Reaching a Consensus Part 3: Proof-of-What? Reaching a Consensus Part 3: Proof-of-What? | Sirin Labs
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Reaching a Consensus Part 3: Proof-of-What?

Reaching a Consensus Part 3: Proof-of-What?

This is a continuation of our previous posts on consensus algorithms, if you’ve not read part 1 and part 2, it is recommended that you do so before reading part 3.


Having already touched upon the strengths and weaknesses of the Proof-of-Stake and Proof-of-Work consensus mechanisms, it’s important to note that there are a wide range of other consensus algorithms which are in the works, or being worked on, and while Proof-of-Stake and Proof-of-Work remain the two main forms of consensus algorithms today, the blockchain industry is moving at such a fast pace, there’s no telling which consensus process will be used tomorrow.


It’s important to reiterate that all consensus algorithms are attempting to solve the same problem: namely, how to ensure all nodes are using the same blockchain, and how to prevent miners from adding false blocks, or changing the blockchain history. In order to do that, all consensus algorithms require miners to sacrifice something, Proof-of-Work the sacrifice is time and resources, Proof-of-Stake is currency, and the following consensus algorithms are no different. They will all follow the exact same model in order to solve the same problem, but in slightly different ways.


Here are a few of the more commonly used consensus algorithms along with a brief explanation of how they work.


Proof-of-Space or Proof-of-Capacity

Similar to Proof-of-Stake, this is a consensus algorithm which requires users to set aside a large amount of storage space on their system, in place of currency. Their stake in the mining process will be based on the relative space in comparison to the total space staked by all miners in the pool.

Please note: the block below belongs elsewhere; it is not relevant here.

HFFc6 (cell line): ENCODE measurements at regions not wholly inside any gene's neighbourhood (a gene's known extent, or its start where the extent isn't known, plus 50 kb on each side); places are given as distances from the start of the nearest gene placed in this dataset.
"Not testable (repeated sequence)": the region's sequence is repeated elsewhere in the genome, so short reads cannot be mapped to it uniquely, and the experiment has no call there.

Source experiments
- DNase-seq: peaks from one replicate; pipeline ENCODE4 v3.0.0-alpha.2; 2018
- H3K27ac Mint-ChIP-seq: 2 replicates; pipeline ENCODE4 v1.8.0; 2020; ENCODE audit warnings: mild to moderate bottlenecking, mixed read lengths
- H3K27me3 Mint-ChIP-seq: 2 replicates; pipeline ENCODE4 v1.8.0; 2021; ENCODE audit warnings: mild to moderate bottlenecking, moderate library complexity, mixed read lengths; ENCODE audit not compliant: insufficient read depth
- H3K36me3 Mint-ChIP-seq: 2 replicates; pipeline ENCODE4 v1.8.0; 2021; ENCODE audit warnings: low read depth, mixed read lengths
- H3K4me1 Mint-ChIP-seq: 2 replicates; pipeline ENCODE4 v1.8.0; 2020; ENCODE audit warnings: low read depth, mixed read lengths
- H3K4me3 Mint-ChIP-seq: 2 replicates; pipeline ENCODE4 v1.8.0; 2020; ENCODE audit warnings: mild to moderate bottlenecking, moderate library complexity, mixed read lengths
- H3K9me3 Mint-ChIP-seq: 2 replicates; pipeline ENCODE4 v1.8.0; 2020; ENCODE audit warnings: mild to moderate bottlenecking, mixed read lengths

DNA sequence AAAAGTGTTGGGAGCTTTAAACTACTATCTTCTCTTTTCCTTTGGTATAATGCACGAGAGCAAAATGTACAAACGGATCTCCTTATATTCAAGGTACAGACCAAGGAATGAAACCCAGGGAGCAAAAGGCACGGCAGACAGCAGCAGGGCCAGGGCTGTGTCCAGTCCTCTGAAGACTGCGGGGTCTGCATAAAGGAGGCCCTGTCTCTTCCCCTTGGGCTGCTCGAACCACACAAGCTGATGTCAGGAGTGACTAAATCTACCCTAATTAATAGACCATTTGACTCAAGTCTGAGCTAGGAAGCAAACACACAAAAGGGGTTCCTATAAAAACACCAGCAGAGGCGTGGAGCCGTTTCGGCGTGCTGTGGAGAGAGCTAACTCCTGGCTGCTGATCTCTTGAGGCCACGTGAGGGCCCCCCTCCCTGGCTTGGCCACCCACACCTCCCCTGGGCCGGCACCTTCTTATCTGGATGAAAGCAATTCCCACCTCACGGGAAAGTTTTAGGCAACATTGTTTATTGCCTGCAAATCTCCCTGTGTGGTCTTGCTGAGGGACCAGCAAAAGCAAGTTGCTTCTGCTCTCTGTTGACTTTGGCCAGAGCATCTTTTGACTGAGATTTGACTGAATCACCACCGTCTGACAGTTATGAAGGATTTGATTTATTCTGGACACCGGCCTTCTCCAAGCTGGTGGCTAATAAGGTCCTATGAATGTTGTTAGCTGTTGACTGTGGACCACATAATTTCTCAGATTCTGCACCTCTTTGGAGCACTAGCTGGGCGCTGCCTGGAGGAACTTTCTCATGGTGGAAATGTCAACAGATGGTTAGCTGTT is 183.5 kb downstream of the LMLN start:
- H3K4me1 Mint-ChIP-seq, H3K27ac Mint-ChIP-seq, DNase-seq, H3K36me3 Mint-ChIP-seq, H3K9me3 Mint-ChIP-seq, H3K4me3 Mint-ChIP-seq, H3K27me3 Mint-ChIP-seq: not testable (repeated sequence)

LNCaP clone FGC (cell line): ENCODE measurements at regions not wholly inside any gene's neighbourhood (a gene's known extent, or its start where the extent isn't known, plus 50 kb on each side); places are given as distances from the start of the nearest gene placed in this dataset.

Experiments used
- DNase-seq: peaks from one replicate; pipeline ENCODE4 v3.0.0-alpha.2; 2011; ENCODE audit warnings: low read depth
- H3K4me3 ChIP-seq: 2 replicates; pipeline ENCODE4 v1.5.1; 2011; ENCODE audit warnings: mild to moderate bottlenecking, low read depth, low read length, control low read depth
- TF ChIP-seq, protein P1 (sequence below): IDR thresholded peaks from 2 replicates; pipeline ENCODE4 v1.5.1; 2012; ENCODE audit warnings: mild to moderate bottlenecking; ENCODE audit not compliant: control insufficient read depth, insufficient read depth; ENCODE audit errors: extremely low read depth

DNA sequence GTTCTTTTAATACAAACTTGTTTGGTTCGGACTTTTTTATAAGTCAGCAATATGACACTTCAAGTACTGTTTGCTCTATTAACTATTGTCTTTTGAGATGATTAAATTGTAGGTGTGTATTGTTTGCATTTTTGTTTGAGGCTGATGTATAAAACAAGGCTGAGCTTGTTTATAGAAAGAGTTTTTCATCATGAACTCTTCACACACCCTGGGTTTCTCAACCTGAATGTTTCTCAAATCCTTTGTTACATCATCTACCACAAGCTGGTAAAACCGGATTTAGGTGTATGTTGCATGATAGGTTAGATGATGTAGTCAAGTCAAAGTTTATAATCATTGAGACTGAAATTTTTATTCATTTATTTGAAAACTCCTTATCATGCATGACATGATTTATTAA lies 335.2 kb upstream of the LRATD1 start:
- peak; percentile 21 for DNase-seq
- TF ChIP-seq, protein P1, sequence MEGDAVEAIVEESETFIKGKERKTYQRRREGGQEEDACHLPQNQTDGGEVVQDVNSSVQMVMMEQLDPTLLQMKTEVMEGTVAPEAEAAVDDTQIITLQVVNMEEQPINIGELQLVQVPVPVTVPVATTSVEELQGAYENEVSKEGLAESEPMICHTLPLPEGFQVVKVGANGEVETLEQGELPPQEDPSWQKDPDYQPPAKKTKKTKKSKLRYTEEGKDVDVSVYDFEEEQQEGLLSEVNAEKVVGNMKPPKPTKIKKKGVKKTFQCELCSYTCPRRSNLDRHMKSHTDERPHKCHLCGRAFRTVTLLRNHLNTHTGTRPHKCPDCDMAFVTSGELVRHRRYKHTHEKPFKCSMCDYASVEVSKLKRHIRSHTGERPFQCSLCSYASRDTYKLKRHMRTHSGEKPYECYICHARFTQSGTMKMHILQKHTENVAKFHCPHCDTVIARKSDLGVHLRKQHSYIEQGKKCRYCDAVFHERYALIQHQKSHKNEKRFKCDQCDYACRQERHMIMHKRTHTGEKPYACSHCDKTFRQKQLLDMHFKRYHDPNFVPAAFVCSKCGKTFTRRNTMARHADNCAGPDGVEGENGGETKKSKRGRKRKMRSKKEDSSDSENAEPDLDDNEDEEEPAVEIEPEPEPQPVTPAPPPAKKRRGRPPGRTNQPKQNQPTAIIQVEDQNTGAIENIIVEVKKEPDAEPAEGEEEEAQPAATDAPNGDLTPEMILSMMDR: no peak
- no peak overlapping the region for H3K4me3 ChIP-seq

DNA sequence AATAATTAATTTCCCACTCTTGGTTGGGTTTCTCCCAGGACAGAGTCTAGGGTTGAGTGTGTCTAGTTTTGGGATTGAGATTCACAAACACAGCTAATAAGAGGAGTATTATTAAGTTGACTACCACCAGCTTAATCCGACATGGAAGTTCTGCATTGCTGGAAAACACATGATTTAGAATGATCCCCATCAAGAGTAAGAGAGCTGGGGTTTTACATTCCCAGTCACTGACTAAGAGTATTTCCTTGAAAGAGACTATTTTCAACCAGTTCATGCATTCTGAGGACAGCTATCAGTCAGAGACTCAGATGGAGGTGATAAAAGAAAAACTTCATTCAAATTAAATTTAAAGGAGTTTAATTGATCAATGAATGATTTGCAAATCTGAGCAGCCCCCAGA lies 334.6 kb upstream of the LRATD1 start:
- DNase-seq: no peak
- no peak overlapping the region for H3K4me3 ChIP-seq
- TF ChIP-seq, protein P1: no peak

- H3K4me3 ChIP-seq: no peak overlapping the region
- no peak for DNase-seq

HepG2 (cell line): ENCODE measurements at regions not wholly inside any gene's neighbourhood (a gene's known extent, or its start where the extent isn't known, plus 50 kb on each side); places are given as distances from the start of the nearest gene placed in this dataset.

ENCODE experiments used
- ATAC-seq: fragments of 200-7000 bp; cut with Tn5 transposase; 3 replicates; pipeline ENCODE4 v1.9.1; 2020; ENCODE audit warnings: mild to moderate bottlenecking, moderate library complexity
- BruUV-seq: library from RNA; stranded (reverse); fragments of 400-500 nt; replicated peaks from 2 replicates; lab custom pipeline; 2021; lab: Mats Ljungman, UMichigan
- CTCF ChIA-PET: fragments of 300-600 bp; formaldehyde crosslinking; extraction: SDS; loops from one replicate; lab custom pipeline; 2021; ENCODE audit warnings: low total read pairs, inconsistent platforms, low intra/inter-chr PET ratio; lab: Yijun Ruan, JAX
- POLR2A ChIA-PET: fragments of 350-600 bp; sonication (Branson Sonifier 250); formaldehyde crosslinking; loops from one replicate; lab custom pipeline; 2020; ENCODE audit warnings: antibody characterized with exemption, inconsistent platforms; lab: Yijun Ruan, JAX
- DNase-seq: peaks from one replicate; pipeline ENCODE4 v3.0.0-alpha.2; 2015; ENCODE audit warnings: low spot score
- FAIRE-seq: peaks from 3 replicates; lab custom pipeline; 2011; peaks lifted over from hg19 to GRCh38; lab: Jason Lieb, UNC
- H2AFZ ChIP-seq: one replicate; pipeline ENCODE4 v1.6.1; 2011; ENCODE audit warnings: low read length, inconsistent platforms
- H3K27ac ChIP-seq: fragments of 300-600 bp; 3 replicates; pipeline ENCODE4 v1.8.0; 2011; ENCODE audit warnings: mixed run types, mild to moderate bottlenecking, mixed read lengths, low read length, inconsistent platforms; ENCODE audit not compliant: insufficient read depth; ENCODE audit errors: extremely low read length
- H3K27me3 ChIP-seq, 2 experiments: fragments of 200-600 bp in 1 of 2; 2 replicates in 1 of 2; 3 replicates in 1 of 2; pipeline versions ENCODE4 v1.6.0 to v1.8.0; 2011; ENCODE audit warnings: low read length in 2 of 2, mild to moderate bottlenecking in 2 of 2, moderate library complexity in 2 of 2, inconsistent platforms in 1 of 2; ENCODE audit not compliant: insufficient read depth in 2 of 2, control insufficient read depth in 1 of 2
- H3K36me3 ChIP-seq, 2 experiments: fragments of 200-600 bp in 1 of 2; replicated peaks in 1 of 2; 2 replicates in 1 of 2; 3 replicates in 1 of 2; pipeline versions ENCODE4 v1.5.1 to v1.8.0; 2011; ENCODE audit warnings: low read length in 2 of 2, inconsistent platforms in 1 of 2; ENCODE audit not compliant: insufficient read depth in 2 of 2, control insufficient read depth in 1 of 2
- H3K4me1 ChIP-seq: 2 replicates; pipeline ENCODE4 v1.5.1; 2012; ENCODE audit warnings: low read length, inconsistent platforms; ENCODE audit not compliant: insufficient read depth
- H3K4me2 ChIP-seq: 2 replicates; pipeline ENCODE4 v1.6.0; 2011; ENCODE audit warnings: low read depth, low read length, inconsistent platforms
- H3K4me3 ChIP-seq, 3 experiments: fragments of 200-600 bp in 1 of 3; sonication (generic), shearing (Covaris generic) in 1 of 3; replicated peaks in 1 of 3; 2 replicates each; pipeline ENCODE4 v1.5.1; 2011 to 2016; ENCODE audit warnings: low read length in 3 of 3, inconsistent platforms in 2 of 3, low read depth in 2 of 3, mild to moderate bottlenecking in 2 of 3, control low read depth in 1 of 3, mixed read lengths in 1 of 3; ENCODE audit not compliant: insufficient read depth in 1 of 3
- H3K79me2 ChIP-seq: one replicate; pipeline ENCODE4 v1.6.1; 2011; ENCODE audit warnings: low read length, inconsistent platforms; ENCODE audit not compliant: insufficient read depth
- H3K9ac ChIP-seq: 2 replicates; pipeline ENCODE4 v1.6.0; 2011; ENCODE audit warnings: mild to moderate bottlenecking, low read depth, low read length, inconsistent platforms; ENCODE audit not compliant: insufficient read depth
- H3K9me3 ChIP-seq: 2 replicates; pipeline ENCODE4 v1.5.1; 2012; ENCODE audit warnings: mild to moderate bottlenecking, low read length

Proof-of-Stake Time

This consensus algorithm attempts improve upon the Proof-of Stake process in two major ways.

  • Proof-of-Stake time will not only reward users who have significant amounts of currency staked but will also reward the amount of time that user has been staking.
  • In order to prevent major currency holders from monopolizing the mining rewards and preventing those who cannot obtain as much by connecting currency staked to activity performed.



Similar to Proof-of-Stake Time, this algorithm attempts to reward those users who are important to the network. As such, it weights rewards towards users who have shown to be active and supportive for the blockchain network. This includes statistics such as, currency held, total number of transactions over a set period of time, and total number of transaction partners over a set period of time.


Proof-of-Stake Velocity

This consensus algorithm attempts to improve upon the Proof-of-Stake Time consensus, where not only are you rewarded for being active as well as holding currency, but your currency is weighted by how recently it was minted (created via mining).


The consensus gives more value to recently minted currency, and less for older currency. This not only gives incentive to be active, but to be consistently active.



A really interesting evolution of Bitcoin’s Proof-of-Work consensus, where instead of the work being a race to solve an equation is replaces by a virtual race. The algorithm will select a random Satoshi (the smallest measure of bitcoin. It is 0.00000001 Bitcoin) in circulation, and all miners will race to track it from the block it was minted (created) through, to the current wallet where it resides. The first miner to report the correct wallet address will be able to mine the next block.


While much of this consensus algorithm follows the idea of Bitcoin’s Proof-of-Work, it also takes some functionality from Proof-of-Stake, where the more Bitcoin a user owns, the greater the chances that their Satoshi would be selected.



This form of consensus algorithm is similar to Proof-of-Stake, with the major difference being that each miner’s stake is actually burned. In order to mine on the blockchain, tokens or coins need to be sent to a wallet address that is verifiably inaccessible. Meaning that once the tokens are sent to that address, they are lost forever. This consensus method effectively forces miners to actually spend currency, in order to mine on the blockchain and have chance to get some of the rewards.


Proof-of-What’s Next

All of these consensus mechanisms are examples of new technologies attempting to make blockchains more efficient, reliable, and effective. The developers of each of these algorithms are aiming to address the shortcomings of the current consensus mechanisms, and create a pathway to mass adoption. As the technology continues to evolve, grow and shift, this will be a truly exciting area to watch evolve as the blockchain of the future is built.


Go Crypto!


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